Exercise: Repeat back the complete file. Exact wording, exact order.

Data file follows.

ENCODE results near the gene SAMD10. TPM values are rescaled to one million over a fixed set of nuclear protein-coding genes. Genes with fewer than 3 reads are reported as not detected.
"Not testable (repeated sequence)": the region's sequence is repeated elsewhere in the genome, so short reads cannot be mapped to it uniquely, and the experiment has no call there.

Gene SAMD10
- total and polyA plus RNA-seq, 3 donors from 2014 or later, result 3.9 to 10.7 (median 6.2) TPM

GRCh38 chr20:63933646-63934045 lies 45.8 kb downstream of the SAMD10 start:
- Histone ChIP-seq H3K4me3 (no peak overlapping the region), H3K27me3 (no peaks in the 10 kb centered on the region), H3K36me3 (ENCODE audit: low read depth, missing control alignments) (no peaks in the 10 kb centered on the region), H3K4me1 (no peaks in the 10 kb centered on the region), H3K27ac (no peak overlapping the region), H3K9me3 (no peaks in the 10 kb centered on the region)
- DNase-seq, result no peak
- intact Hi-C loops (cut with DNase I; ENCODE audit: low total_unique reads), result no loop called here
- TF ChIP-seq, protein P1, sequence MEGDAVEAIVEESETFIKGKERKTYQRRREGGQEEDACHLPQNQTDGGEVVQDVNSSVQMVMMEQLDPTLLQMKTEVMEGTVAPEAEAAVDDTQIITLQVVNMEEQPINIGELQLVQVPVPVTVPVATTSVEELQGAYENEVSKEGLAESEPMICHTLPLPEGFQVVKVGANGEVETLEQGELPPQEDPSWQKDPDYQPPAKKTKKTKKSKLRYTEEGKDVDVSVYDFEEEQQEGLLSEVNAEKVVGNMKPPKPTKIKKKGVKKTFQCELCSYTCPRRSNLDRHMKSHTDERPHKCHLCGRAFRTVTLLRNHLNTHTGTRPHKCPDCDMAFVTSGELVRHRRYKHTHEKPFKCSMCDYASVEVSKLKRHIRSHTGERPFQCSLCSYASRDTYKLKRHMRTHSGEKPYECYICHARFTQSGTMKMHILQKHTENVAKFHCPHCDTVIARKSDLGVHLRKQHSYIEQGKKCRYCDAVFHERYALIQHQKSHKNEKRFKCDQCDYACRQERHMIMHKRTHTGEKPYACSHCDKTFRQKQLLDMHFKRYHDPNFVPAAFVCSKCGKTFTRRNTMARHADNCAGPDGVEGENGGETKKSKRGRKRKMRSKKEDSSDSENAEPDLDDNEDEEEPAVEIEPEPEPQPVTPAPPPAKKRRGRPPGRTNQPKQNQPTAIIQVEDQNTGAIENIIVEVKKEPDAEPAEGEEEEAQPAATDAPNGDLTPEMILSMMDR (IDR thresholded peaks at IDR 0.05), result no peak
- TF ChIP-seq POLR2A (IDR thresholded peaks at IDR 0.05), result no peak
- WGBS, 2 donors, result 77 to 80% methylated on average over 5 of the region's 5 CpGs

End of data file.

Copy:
ENCODE results near the gene SAMD10. TPM values are rescaled to one million over a fixed set of nuclear protein-coding genes. Genes with fewer than 3 reads are reported as not detected.
"Not testable (repeated sequence)": the region's sequence is repeated elsewhere in the genome, so short reads cannot be mapped to it uniquely, and the experiment has no call there.

Gene SAMD10
- total and polyA plus RNA-seq, 3 donors from 2014 or later, result 3.9 to 10.7 (median 6.2) TPM

GRCh38 chr20:63933646-63934045 lies 45.8 kb downstream of the SAMD10 start:
- Histone ChIP-seq H3K4me3 (no peak overlapping the region), H3K27me3 (no peaks in the 10 kb centered on the region), H3K36me3 (ENCODE audit: low read depth, missing control alignments) (no peaks in the 10 kb centered on the region), H3K4me1 (no peaks in the 10 kb centered on the region), H3K27ac (no peak overlapping the region), H3K9me3 (no peaks in the 10 kb centered on the region)
- DNase-seq, result no peak
- intact Hi-C loops (cut with DNase I; ENCODE audit: low total_unique reads), result no loop called here
- TF ChIP-seq, protein P1, sequence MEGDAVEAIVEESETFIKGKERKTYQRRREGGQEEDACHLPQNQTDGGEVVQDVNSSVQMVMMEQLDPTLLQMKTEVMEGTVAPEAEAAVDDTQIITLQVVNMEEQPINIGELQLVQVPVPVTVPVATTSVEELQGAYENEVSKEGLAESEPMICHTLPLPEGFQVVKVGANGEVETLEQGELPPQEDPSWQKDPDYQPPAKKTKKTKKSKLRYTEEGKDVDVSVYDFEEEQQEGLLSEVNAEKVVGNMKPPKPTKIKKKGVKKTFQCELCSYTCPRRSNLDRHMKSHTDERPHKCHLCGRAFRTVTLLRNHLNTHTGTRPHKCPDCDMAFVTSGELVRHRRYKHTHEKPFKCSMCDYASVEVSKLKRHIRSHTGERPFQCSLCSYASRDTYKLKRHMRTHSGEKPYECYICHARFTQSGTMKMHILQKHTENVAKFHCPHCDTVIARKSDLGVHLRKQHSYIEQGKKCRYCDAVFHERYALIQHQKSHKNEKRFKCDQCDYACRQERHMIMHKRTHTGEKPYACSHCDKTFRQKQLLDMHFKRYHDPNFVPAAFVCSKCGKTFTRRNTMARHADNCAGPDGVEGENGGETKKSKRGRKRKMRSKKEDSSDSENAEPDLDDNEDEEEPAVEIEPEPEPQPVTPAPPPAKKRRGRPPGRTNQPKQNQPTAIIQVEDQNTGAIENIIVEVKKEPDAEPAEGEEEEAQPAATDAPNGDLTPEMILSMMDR (IDR thresholded peaks at IDR 0.05), result no peak
- TF ChIP-seq POLR2A (IDR thresholded peaks at IDR 0.05), result no peak
- WGBS, 2 donors, result 77 to 80% methylated on average over 5 of the region's 5 CpGs